Friday, July 20, 2007

Java Dates, Calendars and TimeZones

We all know Java date handling is a pain. I'm sure most Java developers give as little thought as possible to dates, less to calendars, and none to time zones. We use new java.util.Date() as much as possible and avoid java.util.Calendar like the plague. This works out, more or less, until you need to account for time zones. Java dates don't include any time zone related methods so it's easy to ignore them, we forget that dates really have a time zone of Greenwich Mean Time (GMT).

The thing to remember is that a Java date is a very simple object . If you remove the deprecated constructors and methods there is not much left besides equals(), hashCode() and getTime(). A date is really just a wrapper around a Java long integer value and that long integer is the number of milliseconds since January 1, 1970, 00:00:00 GMT. We forget about the GMT business because whenever we print a date it looks like this -

Sun Jul 15 10:00:00 CDT 2007

It is easy to forget that the output of toString() is the value of the date in a localized format for display and not the real value. The same date printed in two different time zones would look different even though the actual long integer value is the same. Here is an example that may help -

import java.util.Calendar;
import java.util.Date;
import java.util.GregorianCalendar;
import java.util.TimeZone;

public class CalendarTimeZoneTest {
private static String getCalendarDate(Calendar cal) {
return (cal.get(Calendar.MONTH) + 1) + "/" +
cal.get(Calendar.DAY_OF_MONTH) + "/" +
cal.get(Calendar.YEAR) + " " +
cal.get(Calendar.HOUR_OF_DAY) + ":" +
cal.get(Calendar.MINUTE) + ":" +
cal.get(Calendar.SECOND);
}

private static Calendar getCalendarForTimeZone(TimeZone tz) {
Calendar cal = new GregorianCalendar(tz);
cal.clear();
cal.set(Calendar.HOUR_OF_DAY, 10);
cal.set(Calendar.MINUTE, 0);
cal.set(Calendar.SECOND, 0);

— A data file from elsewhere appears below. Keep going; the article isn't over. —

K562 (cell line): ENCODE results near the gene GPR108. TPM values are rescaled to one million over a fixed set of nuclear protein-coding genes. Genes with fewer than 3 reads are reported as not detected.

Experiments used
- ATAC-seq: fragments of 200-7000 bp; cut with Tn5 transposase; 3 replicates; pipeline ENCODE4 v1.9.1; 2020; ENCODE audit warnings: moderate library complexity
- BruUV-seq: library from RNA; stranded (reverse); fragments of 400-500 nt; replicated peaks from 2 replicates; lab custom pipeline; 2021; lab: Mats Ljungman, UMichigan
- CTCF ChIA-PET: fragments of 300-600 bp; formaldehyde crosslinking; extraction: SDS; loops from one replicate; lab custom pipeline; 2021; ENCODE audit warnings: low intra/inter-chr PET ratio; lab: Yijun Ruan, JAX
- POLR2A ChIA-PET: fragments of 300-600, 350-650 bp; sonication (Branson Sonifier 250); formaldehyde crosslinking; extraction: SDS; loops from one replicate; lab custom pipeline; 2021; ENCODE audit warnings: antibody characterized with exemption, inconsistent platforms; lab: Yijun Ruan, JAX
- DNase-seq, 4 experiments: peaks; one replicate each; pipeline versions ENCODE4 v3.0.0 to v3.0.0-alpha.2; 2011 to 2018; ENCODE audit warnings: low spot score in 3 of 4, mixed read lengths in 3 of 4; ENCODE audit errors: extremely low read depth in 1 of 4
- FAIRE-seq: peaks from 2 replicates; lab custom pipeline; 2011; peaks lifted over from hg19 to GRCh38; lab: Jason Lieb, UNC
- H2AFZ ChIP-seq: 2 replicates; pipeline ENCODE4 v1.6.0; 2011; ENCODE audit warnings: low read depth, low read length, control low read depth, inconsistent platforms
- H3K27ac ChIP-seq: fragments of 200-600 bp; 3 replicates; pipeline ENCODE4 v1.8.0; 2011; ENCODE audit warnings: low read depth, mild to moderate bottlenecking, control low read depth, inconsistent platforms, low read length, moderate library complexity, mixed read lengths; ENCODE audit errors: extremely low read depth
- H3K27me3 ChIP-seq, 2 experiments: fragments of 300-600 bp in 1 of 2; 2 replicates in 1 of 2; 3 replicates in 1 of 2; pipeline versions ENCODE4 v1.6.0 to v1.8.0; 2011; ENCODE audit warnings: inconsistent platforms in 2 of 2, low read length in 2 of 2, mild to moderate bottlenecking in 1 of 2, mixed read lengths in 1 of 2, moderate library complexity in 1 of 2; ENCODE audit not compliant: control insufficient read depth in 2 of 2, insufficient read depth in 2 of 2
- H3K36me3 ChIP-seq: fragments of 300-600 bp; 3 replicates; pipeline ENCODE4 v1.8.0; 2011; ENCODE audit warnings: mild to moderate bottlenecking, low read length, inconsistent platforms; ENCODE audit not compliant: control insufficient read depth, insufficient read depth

cal.set(Calendar.MONTH, 6);
cal.set(Calendar.YEAR, 2007);
cal.set(Calendar.DAY_OF_MONTH, 15);
return cal;
}

private static void showDate(Calendar Cal) {
System.out.println(" Time zone : " +
Cal.getTimeZone().getDisplayName());
System.out.println(" Milliseconds : " +
Cal.getTimeInMillis());
System.out.println(" Calendar Date: " +
getCalendarDate(Cal));
System.out.println(" Local Date : " +
new Date(Cal.getTimeInMillis()));
System.out.println();
}

public static void main(String[] args) {
Calendar localCal =
getCalendarForTimeZone(TimeZone.getTimeZone("America/Chicago"));
Calendar japanCal =
getCalendarForTimeZone(TimeZone.getTimeZone("Japan"));
System.out.println("Same date/time in different time zones");
showDate(localCal);
showDate(japanCal);
System.out.println();

japanCal = new GregorianCalendar(TimeZone.getTimeZone("Japan"));
japanCal.setTimeInMillis(localCal.getTimeInMillis());
System.out.println("Same milliseconds in different time zones");
showDate(localCal);
showDate(japanCal);
}

First the example creates two calendars with the same date and time for two different time zones. This results in two dates with different millisecond values. Next, the example creates two calendars with the same milliseconds in two different time zones. The output looks like -

Same date/time in different time zones
Time zone : Central Standard Time
Milliseconds : 1184511600000
Calendar Date: 7/15/2007 10:0:0
Local Date : Sun Jul 15 10:00:00 CDT 2007

Time zone : Japan Standard Time
Milliseconds : 1184461200000
Calendar Date: 7/15/2007 10:0:0
Local Date : Sat Jul 14 20:00:00 CDT 2007


Same milliseconds in different time zones
Time zone : Central Standard Time
Milliseconds : 1184511600000
Calendar Date: 7/15/2007 10:0:0
Local Date : Sun Jul 15 10:00:00 CDT 2007

Time zone : Japan Standard Time
Milliseconds : 1184511600000
Calendar Date: 7/16/2007 0:0:0
Local Date : Sun Jul 15 10:00:00 CDT 2007

What I hope the example demonstrates is that the same Java date, i.e. millisecond value, has different meanings in different time zones. If you want the same date and time in different time zones you must take the offset between time zones into account. The easiest way to do this using the standard Java libraries is to create a date from its parts, year, month, day, etc., using a Java calendar object.

2 comments:

Joshua Smith said...

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camobel said...

It won't work in actual fact, that's exactly what I suppose.